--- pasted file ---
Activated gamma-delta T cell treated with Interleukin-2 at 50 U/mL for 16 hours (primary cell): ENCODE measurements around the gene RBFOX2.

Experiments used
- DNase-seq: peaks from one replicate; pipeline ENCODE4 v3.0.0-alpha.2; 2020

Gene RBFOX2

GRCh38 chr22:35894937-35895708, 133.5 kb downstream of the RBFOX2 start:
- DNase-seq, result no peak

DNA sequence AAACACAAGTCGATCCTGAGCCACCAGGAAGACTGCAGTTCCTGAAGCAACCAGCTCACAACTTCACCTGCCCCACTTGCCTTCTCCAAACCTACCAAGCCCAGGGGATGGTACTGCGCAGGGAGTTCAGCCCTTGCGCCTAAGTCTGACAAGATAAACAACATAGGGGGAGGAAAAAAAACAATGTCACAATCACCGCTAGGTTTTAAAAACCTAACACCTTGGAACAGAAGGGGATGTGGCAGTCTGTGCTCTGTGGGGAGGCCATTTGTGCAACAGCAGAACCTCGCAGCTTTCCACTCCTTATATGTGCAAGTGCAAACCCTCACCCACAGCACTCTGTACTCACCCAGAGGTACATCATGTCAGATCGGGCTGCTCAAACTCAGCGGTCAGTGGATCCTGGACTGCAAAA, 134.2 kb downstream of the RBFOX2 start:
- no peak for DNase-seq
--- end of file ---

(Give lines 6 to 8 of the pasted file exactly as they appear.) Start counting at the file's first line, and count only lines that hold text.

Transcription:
- DNase-seq, result no peak

DNA sequence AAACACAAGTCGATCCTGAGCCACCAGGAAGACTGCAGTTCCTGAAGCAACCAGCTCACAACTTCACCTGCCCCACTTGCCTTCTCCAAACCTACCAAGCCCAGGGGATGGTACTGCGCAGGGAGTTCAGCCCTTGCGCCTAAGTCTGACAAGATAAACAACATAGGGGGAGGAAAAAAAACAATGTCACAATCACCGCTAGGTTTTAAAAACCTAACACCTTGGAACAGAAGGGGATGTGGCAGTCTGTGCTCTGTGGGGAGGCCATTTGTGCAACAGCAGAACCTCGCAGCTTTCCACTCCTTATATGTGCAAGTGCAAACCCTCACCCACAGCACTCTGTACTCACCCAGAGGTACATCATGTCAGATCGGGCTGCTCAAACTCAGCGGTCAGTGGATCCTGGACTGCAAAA, 134.2 kb downstream of the RBFOX2 start:
- no peak for DNase-seq